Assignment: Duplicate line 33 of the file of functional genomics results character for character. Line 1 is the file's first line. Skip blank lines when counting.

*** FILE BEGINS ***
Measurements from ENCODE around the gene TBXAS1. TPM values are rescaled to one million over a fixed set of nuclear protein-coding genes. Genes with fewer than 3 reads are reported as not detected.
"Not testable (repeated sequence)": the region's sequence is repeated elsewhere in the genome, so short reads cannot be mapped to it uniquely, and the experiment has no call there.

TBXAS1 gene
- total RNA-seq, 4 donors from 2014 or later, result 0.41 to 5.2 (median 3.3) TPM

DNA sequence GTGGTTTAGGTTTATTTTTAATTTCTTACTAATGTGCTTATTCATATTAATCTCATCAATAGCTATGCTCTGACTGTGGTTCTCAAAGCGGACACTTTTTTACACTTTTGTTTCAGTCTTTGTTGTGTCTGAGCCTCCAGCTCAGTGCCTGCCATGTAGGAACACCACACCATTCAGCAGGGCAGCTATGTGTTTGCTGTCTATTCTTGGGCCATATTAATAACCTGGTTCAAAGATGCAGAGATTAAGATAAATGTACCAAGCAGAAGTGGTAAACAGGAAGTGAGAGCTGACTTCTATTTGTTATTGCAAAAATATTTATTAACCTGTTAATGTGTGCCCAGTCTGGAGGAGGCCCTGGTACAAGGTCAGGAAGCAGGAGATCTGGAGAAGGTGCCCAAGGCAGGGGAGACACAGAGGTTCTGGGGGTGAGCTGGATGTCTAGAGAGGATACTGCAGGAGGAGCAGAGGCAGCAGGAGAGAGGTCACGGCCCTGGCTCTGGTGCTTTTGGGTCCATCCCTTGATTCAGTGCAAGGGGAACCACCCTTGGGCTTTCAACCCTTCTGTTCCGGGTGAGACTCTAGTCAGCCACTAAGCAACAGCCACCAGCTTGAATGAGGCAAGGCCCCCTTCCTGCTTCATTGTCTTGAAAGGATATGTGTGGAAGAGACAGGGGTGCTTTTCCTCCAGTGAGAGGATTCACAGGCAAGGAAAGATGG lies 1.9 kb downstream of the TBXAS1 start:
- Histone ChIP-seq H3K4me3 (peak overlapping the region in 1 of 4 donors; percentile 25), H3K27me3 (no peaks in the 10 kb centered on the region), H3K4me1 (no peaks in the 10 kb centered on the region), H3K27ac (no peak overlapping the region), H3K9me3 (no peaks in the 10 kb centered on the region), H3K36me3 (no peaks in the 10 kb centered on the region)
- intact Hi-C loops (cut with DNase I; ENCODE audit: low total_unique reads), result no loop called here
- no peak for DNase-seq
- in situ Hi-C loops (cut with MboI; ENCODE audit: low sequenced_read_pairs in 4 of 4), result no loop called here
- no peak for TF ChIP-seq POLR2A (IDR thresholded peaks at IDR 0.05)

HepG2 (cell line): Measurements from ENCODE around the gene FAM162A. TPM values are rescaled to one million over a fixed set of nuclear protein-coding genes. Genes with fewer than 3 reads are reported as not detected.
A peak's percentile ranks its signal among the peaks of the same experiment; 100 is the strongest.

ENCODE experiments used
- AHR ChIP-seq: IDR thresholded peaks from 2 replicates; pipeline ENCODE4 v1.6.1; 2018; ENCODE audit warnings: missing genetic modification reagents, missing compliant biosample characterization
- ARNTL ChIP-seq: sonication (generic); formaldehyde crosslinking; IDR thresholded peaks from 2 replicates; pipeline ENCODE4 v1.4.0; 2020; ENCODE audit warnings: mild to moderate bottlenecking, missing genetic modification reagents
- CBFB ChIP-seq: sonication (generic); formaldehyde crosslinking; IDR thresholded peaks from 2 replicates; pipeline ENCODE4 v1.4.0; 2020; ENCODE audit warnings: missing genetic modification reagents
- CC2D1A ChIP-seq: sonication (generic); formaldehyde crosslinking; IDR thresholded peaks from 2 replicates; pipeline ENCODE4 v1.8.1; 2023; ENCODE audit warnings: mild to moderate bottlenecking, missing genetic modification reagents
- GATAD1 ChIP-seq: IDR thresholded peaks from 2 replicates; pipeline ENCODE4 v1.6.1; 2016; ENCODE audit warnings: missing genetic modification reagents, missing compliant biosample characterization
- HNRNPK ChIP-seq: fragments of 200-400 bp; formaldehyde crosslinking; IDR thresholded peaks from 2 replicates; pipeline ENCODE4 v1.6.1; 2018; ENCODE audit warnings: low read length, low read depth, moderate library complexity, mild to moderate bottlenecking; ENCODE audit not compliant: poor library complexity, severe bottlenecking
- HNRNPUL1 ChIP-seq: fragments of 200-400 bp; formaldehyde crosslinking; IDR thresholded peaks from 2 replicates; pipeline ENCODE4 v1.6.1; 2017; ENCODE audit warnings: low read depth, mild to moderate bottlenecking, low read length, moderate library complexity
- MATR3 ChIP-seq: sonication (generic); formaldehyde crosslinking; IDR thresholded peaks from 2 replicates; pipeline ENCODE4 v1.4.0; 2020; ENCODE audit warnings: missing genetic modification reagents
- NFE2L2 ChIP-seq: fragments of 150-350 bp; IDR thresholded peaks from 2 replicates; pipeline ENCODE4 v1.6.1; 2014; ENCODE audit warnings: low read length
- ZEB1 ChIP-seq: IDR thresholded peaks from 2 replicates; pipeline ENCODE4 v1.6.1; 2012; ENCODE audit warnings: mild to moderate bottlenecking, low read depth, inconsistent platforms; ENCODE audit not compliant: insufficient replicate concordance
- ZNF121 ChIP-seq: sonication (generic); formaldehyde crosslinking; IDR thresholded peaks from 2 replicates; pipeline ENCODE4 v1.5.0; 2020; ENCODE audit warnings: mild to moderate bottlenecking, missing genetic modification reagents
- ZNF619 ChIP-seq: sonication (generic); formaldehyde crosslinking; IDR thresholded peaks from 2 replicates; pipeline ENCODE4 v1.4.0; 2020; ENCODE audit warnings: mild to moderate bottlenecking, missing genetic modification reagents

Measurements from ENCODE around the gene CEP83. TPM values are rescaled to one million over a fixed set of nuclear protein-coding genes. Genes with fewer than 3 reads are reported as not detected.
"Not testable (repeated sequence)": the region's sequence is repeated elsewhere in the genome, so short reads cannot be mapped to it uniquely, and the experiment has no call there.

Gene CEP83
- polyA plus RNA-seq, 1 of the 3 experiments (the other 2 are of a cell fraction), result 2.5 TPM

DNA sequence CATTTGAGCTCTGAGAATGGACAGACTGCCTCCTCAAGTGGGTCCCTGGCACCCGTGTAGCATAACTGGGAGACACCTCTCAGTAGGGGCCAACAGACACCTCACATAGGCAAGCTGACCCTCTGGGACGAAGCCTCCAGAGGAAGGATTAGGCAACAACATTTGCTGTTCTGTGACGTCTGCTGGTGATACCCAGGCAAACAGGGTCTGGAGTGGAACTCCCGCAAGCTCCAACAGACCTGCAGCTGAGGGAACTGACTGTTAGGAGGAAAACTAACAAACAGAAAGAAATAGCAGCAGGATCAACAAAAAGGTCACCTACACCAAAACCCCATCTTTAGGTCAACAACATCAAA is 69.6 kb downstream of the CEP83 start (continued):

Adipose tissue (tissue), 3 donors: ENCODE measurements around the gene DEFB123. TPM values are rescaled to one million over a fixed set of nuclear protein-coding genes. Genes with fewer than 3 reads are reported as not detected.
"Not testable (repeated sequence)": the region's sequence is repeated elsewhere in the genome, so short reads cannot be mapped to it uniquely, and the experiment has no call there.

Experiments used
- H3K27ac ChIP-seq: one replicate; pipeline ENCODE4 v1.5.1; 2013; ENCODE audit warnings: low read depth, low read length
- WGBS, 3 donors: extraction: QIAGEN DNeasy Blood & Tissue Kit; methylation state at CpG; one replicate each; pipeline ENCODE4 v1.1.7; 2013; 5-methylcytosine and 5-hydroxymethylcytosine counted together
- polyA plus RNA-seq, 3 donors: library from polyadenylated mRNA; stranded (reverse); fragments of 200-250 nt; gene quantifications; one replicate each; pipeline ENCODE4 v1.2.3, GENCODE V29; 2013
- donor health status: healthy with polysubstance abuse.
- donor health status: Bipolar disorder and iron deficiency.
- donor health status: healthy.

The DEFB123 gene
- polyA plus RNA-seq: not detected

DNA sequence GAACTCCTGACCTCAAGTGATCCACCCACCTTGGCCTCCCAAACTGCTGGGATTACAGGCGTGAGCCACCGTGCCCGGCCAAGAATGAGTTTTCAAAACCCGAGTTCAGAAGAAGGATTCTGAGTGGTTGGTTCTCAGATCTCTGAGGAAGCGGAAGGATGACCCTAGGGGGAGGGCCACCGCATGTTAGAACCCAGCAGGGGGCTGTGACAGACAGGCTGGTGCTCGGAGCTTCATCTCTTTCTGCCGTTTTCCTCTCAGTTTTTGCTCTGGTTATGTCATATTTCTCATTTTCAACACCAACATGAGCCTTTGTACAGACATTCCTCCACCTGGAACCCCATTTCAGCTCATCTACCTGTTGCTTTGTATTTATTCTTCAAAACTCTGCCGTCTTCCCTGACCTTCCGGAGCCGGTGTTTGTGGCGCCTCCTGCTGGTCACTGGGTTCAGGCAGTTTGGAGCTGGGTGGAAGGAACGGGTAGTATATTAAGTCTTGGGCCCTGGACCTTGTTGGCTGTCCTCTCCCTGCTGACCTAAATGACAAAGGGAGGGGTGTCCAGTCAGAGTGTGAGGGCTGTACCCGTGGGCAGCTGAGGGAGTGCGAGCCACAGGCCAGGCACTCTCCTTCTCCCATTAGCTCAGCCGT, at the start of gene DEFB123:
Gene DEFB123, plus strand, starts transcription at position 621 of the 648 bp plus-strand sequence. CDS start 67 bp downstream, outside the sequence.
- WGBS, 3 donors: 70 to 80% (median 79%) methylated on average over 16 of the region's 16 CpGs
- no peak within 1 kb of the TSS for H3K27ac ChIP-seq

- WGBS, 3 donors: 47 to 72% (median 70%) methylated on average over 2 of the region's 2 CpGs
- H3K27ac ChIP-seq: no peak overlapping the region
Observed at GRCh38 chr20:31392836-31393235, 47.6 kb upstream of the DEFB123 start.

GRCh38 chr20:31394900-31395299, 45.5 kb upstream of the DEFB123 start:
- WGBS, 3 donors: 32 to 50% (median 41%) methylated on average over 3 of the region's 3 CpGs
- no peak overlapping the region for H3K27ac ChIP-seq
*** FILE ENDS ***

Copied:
Experiments used